As CEO for an international entertainment company, I’m often asked about managing resources. I really only have one resource: my coworkers. And how I manage them is to get out of their way. And I really only have only one management strategy and that is to help my team members see what I see in them. This last task is not easy. People tend to live in boxes based upon their expectations and our expectations of them. Getting rid of the boxes and the labels is the hardest part of being a manager.
We are in a time of unlimited resources, yet what we don’t have is unlimited time and unlimited money. That’s why I made the decision many years ago to focus on the unlimited rather than the finite, on individuals rather than problems, on strengths rather than weaknesses, on talent and cleverness over money and physical assets. Problems and weaknesses are solved by creative thinking. The idea of throwing money at a problem tells me someone might not be thinking an idea through. And physical assets are only as good as those who know how to use them. What is truly valuable is the brainpower and secret ambitions of those around me. My task is to ask them what they think. Don’t tell them what to do. Ask them what they think.
Most people, employees and managers both, are not living to their fullest potential. Everyone feels stressed, that too much is being demanded of them, that they are trying to stay afloat, that they are having to do too much in too little time, that they are being unfulfilled and underutilized, that they are constantly having to second-guess what management is going to think. In a world where things are supposed to be made easy by the age of electronics, we are drowning.
Yet, in this time of ultimate busyness, just because a person is overworked, does not mean they are being even remotely effective or challenged. Busyness is not the same word as business. This is a waste of your greatest resource. I can remember old mentors telling me, “Work smart,” and that means being more efficient on the important things. For me, that is our employees and their time well spent. In our own business, we found that an employee who wasted ten minutes a day on an unimportant activity was actually wasting a 40-hour work week over the course of one year. Do the math. We addressed the issue and now that employee and our company has an additional 43-hour week that we did not previously have. Can you imagine the stress that is relieved by giving someone a full extra working week that they did not know they had? This only came from listening and then examining what an employee did every day. It would never have come from telling an employee what to do. That only makes for possibly additional wasted time. An employee will do your busyness because you ask him. He will work with you on how to make your business more effective, if you will listen. At first, if you don’t already have that kind of relationship, an employee is going to be hesitant – if not resistant – to being open and honest with you. They won’t trust your interest or motivation. Trust, like anything, is something built over time and consistency. Make sure you are asking for the right reason, which is to help the employee be more than he can be. Make sure your employees are working on your business, not your busyness.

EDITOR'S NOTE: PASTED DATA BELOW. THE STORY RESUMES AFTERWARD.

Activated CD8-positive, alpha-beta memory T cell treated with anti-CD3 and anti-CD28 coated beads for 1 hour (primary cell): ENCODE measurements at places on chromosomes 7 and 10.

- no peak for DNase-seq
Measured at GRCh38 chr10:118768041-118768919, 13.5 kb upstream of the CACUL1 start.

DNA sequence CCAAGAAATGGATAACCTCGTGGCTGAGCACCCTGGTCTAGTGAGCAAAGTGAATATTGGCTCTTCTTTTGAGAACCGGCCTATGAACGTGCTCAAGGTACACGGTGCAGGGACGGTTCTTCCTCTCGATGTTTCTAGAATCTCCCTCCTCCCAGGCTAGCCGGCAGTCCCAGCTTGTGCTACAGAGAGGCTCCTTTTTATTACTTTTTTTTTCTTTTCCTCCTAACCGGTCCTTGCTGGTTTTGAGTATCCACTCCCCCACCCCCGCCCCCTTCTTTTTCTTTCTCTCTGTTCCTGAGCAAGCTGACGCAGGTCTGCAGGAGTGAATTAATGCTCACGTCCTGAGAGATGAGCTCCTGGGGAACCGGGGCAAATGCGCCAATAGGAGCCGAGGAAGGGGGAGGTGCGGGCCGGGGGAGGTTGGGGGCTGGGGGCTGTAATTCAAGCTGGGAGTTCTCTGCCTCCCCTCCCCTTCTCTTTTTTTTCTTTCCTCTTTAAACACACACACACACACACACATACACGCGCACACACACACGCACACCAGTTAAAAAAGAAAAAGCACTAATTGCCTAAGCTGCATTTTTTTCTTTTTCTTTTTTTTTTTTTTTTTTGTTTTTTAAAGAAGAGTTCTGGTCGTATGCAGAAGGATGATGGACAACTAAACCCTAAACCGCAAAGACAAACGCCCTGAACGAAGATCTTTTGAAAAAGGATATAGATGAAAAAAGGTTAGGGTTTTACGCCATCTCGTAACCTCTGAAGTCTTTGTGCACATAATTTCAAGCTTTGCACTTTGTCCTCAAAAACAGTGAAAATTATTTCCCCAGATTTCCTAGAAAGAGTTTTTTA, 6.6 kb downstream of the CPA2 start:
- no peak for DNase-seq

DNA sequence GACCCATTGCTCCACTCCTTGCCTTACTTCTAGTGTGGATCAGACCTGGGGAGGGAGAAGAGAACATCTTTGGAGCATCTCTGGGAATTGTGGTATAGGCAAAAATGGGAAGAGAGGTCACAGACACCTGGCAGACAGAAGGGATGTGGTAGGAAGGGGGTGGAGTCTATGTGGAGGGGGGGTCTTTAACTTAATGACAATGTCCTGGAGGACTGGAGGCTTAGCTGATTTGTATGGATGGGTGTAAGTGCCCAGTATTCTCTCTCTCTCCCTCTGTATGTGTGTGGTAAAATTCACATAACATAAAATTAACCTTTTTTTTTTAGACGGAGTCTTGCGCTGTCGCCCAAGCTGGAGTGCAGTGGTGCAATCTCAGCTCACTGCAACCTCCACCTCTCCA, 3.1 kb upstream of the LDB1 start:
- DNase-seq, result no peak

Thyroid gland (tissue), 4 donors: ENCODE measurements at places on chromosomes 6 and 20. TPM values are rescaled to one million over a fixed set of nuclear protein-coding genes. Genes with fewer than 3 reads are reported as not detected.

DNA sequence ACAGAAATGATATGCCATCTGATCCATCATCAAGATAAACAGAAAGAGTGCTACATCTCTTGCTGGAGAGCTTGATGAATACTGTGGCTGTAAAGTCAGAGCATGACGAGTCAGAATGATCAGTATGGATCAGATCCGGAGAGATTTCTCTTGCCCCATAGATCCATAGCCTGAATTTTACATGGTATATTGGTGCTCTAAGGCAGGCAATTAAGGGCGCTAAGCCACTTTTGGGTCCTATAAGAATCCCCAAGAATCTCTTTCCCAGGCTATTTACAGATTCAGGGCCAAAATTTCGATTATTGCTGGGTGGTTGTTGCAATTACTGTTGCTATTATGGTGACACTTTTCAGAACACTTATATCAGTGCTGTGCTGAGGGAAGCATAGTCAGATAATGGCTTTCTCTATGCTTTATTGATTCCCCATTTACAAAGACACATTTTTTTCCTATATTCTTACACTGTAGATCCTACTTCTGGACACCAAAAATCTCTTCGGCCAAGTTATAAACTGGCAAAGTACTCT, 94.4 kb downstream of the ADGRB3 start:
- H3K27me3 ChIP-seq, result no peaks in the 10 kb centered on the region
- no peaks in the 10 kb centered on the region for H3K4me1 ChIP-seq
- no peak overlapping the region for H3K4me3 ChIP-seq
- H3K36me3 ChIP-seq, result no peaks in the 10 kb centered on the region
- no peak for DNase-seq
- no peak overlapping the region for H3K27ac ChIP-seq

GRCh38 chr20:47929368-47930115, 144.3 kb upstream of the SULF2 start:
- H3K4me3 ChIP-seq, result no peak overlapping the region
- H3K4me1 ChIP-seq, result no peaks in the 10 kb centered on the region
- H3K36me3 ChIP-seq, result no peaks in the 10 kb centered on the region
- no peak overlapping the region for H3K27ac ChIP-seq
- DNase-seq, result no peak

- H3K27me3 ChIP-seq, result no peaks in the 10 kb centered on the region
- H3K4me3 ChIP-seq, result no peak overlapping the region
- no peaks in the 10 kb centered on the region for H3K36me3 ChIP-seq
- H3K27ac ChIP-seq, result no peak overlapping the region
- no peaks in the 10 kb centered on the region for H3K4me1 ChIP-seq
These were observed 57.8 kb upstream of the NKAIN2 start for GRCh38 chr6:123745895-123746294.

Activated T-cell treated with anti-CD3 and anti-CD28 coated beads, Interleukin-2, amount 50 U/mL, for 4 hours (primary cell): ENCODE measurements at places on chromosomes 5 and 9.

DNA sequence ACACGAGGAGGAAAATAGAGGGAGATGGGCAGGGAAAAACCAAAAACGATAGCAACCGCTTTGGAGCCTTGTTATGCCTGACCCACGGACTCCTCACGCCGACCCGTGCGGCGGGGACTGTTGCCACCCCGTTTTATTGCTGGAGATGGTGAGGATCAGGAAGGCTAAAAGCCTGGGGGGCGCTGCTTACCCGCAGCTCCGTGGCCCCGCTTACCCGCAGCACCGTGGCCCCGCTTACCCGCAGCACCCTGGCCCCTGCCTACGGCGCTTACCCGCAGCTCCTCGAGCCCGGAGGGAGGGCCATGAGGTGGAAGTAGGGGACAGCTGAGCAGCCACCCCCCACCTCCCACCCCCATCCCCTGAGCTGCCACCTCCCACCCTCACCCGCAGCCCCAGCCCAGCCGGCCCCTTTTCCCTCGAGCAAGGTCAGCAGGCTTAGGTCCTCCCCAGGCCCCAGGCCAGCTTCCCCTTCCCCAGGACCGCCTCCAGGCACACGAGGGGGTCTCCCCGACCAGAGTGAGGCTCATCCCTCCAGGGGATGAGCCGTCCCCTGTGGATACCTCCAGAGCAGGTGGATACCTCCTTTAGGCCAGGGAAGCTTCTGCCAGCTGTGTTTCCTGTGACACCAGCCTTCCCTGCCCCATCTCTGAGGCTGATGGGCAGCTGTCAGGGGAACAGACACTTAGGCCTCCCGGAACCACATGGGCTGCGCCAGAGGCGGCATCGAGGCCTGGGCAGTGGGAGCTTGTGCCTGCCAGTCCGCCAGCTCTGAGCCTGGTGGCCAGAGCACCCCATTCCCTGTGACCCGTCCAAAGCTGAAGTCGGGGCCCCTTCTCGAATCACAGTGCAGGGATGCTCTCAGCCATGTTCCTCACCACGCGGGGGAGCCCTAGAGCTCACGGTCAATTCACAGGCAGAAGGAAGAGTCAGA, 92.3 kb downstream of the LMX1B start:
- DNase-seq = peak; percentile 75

As a business owner and a mortal human being, our most valuable assets are what we know, what we do with it, and the people around us. How do you harness these assets? It’s easy once you see it. Expect incredible things from yourself and those you work with. That’s it. Set the bar high. Be ruthless. But like education and motivation, it has to come from within the individual, not be imposed from without. We live in a culture where people don’t feel needed. Need them. Ask the man who is looking up under the engine what it looks like under there. Create an environment where you put people into their work and the goals of your company. That creates an emotional stake and, if you are that person, make your work personal. It’s not a job; it is your life.
As a professional manager or business owner, encourage this with your coworkers. Your objective should be to have the brightest and most connected team members that you can have. Don’t undermine them or try to keep them lesser than you. Encourage them to pass you, to be better than you. Challenge them to take your job. They will bring you up.
Our role is not to prove to our employees how smart and irreplaceable we are. Our job is to encourage our employees and coworkers to be the most irreplaceable worker in the office. In a common business culture where everyone is protecting their jobs by knocking other people down, turn that around and make it a game to make others keep up with you. Encourage them to be better than you.
Your assets are right there with you right now. They know the business. They know how things work. With tweaking, you’re good to go. You don’t have to hire the smartest person graduating from an impressive ivy-league college. All you need is to hire someone who is hungry and is looking for an opportunity and then care about them. Give them that opportunity. And if this is someone who is currently with you, ask them what they want to achieve within the culture of your business. People work best when they are working on their own goals and ambitions, not yours. That makes them hungry. Give them ownership in what they are doing. Let these be their goals, not yours. Your job is simply to show them what they can be. And then, for Heaven’s sake, get out of their way and let them rise to your expectations.